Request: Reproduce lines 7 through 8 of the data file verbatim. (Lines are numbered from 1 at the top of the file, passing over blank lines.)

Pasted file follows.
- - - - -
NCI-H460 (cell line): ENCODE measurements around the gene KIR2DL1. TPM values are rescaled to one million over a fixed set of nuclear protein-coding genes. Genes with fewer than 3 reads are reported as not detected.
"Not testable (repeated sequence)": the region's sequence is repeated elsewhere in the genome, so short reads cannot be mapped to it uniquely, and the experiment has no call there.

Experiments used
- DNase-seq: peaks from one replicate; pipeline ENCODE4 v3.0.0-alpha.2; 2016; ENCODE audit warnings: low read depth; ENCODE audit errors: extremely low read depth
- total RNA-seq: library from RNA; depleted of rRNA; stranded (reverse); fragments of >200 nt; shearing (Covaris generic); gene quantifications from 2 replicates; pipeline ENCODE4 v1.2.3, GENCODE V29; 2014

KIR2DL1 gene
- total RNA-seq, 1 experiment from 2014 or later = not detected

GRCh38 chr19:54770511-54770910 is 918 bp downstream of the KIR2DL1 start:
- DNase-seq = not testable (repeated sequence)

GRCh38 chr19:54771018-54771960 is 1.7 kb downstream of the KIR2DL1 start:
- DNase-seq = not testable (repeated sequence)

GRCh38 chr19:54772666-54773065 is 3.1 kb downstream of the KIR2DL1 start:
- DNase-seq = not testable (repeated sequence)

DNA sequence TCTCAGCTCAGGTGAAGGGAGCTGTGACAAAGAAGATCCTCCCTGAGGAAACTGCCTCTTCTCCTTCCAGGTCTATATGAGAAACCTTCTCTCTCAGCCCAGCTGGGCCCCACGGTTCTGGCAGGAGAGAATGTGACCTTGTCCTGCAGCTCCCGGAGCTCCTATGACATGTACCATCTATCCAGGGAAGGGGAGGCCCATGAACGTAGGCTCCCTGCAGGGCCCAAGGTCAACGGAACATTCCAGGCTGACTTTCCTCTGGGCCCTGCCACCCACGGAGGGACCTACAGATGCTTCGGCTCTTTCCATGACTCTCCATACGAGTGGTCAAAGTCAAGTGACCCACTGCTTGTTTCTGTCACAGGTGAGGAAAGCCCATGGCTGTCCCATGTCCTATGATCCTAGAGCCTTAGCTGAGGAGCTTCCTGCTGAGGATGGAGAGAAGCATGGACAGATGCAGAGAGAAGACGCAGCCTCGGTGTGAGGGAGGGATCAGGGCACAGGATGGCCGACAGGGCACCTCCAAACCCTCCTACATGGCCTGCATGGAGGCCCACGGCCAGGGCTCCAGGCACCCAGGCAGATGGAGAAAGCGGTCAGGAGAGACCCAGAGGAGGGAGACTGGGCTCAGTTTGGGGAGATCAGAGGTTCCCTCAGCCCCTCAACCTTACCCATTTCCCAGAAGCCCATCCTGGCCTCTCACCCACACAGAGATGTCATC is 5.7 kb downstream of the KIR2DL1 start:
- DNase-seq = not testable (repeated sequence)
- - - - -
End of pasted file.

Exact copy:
- total RNA-seq, 1 experiment from 2014 or later = not detected

GRCh38 chr19:54770511-54770910 is 918 bp downstream of the KIR2DL1 start: